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U.S. Gen. John Campbell (left) and Command Sgt. Maj. Delbert Byers open the Operation Resolute Support flag during a ceremony at the International Security Assistance Force headquarters in Kabul, Afghanistan on Sunday. Massoud Hossaini/AP hide caption

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Massoud Hossaini/AP

After Years Of Conflict, U.S. Mission Shifts In Afghanistan

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Afghan security personnel inspect a damaged bus at the site of a suicide attack in Kabul, Afghanistan, on Saturday. There was no immediate report of casualties, but the attack was one of several in the last 24 hours that have been blamed on the Taliban. Rahmat Gul/AP hide caption

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Rahmat Gul/AP

Afghan laborers work on a road project in Kabul. The city has undertaken a huge project to fix its roads and sewers. Daniel Berehulak/Getty Images hide caption

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Daniel Berehulak/Getty Images

Kabul Postcard: A Neighborhood In Transition

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At about $15 a gram, saffron is the world's most expensive spice. Rumi Spice has a unique model of employing Afghan farmers who are growing it that aims to double or even triple their annual income. Cristina Hirschkorn/Courtesy of Rumi Spice hide caption

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Cristina Hirschkorn/Courtesy of Rumi Spice

Retired 1st Sgt. Keith Melick (right) and retired Army Special Forces Command Sgt. Maj. Roy Wilkins met when Melick, a medic, treated Wilkins after an IED explosion. They were reunited nearly 10 years later. StoryCorps hide caption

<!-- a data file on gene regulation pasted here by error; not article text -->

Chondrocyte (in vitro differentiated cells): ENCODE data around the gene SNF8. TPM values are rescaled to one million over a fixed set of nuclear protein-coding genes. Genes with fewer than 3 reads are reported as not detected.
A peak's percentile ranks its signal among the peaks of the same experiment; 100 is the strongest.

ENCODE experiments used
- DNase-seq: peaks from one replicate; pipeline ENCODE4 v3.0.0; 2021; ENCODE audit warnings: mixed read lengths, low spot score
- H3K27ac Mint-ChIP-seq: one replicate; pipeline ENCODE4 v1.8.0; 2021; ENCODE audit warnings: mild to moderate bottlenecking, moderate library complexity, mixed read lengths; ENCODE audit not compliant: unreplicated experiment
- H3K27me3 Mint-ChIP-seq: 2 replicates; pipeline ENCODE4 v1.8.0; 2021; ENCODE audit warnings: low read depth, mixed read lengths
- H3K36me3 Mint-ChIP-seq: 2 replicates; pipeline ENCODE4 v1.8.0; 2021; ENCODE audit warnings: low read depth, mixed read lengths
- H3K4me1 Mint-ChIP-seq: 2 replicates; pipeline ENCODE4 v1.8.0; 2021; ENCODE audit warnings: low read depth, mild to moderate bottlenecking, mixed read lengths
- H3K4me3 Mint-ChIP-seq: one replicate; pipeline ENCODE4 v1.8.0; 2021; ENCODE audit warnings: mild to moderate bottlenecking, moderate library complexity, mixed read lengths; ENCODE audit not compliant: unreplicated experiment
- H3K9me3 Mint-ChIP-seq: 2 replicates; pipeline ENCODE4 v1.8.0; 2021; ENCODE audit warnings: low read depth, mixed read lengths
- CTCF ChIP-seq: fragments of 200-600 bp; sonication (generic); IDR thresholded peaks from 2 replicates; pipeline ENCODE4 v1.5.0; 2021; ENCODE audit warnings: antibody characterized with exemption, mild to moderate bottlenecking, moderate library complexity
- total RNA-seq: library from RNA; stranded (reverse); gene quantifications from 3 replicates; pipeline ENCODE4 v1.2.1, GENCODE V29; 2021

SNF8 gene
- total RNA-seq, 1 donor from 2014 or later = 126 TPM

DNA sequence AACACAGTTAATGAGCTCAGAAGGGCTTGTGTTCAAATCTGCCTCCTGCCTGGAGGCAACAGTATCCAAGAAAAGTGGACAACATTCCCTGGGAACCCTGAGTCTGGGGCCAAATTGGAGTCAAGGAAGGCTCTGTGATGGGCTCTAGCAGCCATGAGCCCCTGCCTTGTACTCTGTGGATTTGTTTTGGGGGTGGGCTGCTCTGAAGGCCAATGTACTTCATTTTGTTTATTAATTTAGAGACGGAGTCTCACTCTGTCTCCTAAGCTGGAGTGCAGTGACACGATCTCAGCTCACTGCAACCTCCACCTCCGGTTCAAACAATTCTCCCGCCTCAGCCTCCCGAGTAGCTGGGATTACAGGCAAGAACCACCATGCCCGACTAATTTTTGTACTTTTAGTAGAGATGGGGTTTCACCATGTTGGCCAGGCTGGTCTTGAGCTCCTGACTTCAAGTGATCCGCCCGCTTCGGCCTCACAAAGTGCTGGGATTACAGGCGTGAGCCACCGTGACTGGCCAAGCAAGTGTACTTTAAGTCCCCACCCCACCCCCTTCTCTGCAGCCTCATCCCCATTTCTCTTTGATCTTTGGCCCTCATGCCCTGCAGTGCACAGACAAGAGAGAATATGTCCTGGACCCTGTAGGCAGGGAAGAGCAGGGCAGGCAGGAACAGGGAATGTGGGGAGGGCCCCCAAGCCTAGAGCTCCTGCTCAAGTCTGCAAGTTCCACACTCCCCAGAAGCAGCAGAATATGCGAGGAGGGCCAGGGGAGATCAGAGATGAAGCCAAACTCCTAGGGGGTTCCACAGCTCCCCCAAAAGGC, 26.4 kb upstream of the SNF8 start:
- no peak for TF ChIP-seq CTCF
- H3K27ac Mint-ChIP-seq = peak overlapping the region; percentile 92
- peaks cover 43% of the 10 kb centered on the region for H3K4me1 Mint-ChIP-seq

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StoryCorps

A Decade After Battle, Medic And Wounded Soldier Reunite

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An Afghan farmer collects raw opium as he works in a poppy field in Khogyani District of Nangarhar province in April 2013. AFP/Getty Images hide caption

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AFP/Getty Images

Afghanistan's Opium Harvest Sets New Record

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U.S. soldiers stand at a checkpoint around Lakokhel camp in Afghanistan in 2010. Many soldiers return from war suffering from "moral injuries," or dealing with the fact that their sense of right and wrong was violated. Martin Bureau/AFP/Getty Images hide caption

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Martin Bureau/AFP/Getty Images

Moral Injury Is The 'Signature Wound' Of Today's Veterans

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Gen. John F. Campbell, the top U.S. commander in Afghanistan, speaks during a ceremony in Kabul on Aug. 26. Campbell is overseeing the U.S. drawdown in the country after 13 years of war. Massoud Hossaini/AP hide caption

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Massoud Hossaini/AP

Afghanistan's Way Forward: A Talk With Gen. John Campbell, Decoded

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Houghton Mifflin Harcourt

A 3-Star General Explains 'Why We Lost' In Iraq, Afghanistan

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